NCSL Early Care and Education Quarterly E-Update

 

in this issue

Recent NCSL Early Care and Education Publications

NCSL’s Early Care and Education project periodically hosts webinars, creates new reports, new web pages and pens articles. Here are some of the most recent projects that might be helpful and relevant to the work you do.

Article:
In the October/November 2015 State Legislatures magazine, Early Care and Education staff authored the cover story about preschool in the states. Funding is up, as is enrollment, as states continue to invest in high-quality early childhood education to help kids succeed. Read the full article Preschool is for Real.  

Webinars:
NCSL hosted a webinar on Sept. 17, Integrating Early Childhood Data: What Legislators Need to Know. The webinar focused on how integrated early care and education data systems can inform policymakers and help answer questions about young children, families, programs, and services in their states. The webinar is now available in our archives. 

NCSL hosted a second webinar on Nov. 19, Supporting Children’s Social and Emotional Needs and Reducing Early Childhood Expulsions. The webinar focused on how state legislatures can approach the current concerns with young children’s challenging behavior and recent expulsion data in early childhood settings. The webinar is now available in our archives

2015 Early Learning Fellows Convene for a Second Meeting 

Early Learning Fellows in a blue ribbon with a capitol dome The fourth class of NCSL Early Learning Fellows convened in Denver on Oct. 8-9 for the second of two face-to-face meetings; the first was in Seattle during the Legislative Summit. 

During the Oct. meeting, 15 legislators and three legislative staff representing 12 states gathered and were provided with issue content information in a peer learning community with additional facilitated small group time.

These sessions were among the many highlights of the meeting:

  • Pay for Success: Innovative Financing to Support Early Childhood Programs 
    This session offered attendees information about performance-based investing, a financing strategy gaining popularity known as social impact bonds, or “pay for success.” State Senator Thomas Alexander (R-S.C.) addressed the Fellows about South Carolina’s efforts to adapt this model to finance home visiting in his state.
  • Brain Science: Interventions and Policy Implications
    Sarah Watamura, professor at the University of Denver, presented and highlighted the latest research, promising interventions and policy considerations for mitigating the effects of toxic stress in young children and their families.

All meeting materials, including the agenda and PowerPoint Presentations, are available on our website. A blog post providing a more comprehensive summary of the meeting is also available.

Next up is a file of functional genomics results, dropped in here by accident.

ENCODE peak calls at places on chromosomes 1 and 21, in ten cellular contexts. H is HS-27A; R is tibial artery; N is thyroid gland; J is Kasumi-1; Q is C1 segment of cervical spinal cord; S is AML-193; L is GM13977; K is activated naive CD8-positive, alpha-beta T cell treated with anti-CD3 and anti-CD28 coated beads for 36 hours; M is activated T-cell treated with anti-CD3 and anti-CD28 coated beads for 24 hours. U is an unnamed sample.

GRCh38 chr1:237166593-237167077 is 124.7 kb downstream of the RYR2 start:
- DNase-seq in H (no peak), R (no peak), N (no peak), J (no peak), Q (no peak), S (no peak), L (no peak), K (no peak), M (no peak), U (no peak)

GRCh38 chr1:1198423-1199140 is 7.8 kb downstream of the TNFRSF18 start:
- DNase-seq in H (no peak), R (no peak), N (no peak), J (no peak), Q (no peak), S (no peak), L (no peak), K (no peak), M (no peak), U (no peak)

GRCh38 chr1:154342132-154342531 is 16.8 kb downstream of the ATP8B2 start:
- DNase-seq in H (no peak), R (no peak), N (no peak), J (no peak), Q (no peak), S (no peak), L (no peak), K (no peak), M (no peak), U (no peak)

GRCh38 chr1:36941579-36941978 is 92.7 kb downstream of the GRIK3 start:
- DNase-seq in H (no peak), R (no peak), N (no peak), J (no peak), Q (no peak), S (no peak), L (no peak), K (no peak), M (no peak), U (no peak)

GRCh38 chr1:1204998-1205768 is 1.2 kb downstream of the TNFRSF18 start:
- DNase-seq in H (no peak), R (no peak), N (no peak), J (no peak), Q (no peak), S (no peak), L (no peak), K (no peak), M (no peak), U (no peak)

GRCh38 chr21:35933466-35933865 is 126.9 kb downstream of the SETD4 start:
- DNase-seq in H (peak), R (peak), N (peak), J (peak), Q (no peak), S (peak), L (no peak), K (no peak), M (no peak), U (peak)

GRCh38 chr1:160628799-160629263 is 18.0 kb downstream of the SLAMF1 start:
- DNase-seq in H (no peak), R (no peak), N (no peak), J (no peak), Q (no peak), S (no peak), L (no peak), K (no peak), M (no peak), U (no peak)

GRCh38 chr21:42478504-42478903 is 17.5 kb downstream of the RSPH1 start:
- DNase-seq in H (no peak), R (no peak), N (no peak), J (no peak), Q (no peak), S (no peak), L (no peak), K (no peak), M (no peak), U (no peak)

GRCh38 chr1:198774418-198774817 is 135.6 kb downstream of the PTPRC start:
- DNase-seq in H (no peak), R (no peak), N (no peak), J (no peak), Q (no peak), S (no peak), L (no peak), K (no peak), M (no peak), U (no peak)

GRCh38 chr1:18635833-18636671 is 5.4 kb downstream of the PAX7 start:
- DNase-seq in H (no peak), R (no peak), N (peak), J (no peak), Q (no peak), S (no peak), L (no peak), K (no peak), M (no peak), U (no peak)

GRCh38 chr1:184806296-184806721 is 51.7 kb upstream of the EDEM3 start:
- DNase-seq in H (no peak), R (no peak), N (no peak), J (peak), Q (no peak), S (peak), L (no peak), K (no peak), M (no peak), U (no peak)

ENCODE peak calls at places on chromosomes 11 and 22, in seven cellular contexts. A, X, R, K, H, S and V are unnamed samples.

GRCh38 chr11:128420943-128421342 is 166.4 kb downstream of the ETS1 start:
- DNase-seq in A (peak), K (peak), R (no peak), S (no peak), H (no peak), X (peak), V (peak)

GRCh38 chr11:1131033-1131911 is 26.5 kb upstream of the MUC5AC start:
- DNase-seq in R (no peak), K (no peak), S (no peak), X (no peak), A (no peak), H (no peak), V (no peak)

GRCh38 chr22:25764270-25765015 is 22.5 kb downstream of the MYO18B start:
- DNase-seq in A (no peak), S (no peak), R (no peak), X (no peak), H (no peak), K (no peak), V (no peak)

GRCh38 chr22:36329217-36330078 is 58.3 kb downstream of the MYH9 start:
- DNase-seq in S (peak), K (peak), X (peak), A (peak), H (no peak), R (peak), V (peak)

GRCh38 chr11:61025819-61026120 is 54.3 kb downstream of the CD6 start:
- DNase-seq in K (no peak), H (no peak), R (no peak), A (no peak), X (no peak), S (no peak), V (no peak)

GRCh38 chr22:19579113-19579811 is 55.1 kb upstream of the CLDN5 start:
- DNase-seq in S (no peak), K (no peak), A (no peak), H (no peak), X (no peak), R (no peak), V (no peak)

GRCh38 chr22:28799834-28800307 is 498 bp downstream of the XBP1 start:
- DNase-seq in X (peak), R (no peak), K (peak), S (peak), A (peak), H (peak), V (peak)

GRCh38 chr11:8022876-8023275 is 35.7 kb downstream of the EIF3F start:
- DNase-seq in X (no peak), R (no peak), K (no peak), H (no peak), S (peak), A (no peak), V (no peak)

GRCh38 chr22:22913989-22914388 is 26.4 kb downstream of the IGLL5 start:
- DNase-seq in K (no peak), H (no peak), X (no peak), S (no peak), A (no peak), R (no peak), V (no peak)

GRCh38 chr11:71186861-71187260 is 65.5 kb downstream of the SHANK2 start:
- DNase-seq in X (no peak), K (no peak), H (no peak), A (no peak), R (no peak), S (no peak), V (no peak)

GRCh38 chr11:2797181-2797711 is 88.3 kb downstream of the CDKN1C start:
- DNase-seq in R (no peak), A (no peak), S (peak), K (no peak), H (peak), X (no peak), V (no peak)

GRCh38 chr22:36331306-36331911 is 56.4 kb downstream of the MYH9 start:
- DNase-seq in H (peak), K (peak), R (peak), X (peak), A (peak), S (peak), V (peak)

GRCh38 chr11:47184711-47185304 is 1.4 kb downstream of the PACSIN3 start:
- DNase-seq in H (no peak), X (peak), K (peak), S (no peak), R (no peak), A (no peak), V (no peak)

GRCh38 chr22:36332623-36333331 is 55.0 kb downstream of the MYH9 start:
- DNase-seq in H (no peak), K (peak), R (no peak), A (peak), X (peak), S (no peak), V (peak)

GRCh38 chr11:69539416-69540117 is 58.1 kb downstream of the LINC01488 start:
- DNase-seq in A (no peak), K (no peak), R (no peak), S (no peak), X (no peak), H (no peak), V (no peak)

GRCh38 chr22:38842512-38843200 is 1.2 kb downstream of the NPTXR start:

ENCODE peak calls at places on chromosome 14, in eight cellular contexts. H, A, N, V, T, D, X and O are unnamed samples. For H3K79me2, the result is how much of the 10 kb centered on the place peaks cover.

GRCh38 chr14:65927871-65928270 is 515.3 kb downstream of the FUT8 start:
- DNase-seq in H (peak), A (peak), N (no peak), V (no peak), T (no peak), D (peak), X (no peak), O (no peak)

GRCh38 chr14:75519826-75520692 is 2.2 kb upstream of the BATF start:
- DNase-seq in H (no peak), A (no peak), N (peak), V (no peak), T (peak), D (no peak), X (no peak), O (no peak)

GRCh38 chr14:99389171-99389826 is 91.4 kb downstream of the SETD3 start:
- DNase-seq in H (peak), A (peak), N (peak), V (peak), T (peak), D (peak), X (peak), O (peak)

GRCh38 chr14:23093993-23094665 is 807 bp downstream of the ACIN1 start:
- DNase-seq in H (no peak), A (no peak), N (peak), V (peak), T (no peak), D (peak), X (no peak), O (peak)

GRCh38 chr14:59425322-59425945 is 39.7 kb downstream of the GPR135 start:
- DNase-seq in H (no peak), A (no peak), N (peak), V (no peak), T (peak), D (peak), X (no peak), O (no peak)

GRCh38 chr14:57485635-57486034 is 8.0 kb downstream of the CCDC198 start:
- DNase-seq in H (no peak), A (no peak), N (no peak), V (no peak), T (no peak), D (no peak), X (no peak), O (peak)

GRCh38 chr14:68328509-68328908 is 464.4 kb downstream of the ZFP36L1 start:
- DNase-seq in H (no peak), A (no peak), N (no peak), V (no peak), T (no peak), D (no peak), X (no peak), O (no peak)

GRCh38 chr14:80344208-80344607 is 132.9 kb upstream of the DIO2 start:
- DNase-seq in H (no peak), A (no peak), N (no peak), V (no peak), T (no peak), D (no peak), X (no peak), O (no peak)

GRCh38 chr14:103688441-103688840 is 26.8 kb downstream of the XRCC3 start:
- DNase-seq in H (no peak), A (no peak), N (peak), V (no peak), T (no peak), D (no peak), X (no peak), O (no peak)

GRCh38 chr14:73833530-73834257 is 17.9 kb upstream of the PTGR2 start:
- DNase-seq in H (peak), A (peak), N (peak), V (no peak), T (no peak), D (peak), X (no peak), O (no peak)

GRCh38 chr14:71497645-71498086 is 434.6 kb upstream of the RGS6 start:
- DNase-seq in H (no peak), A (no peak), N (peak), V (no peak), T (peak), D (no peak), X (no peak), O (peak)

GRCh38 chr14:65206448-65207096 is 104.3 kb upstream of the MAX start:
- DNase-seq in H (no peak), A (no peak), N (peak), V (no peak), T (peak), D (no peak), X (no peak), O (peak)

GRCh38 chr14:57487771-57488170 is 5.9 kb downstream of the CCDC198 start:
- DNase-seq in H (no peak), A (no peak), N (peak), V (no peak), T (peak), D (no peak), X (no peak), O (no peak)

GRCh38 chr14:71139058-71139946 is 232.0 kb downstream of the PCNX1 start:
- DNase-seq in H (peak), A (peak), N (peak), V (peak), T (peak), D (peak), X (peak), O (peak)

Recap of the Inaugural Human Services Chairs Meeting, Oct. 1-2 in New Orleans

New Orleans street viewNCSL’s Children and Families Program held its inaugural Human Services Chairs meeting in New Orleans on Oct. 1-2. The meeting brought together 22 chairs of human services committees from 17 states. 

Legislators had an opportunity to learn from their peers who are working on similar issues including innovations in human services policy and financing, strategies to address poverty and to improve outcomes for children and families.

Committee chairs shared their state’s greatest challenges and innovations in human services policy, learned how to incorporate employment and training into their Supplemental Nutrition Assistance Program (SNAP) and leverage opportunities to connect to other state workforce development opportunities. Other topics included human services budgets and financing and the implications of changing demographics across the country.

During the second day of the meeting human service committee chairs joined the neighboring meeting of education committee chairs and heard from Representative Toni Walker (D-Conn.) and Senator Howard Stephenson (R-Utah) discuss what their states are doing to address intergenerational poverty through innovative multi-generational strategies. 

For more information, be sure to visit the Human Services Chairs Meeting page to view the full agenda and PowerPoint Presentations or read the blog post which summarizes the meeting.

What a Legislator Need to Know: Social Impact Bonds (SIB)

Last year in the spring edition of our e-update we included a piece about Social Impact Bonds (SIBs), otherwise known as Pay for Success (PFS) financing, which you can read here. Since then interest has increased in the issue by policymakers as an innovative way to finance successful, evidence-informed social programs. Over the last few years we’ve seen a number of states introduce or enact legislative proposals involving PFS financing with a target for improving education outcomes for children. Utah was the first state to launch a PFS project aimed at funding and expanding a high-quality preschool program. NCSL has started tracking this legislative trend and the impact on early care and education financing. Take a look at the map to see what states are up to.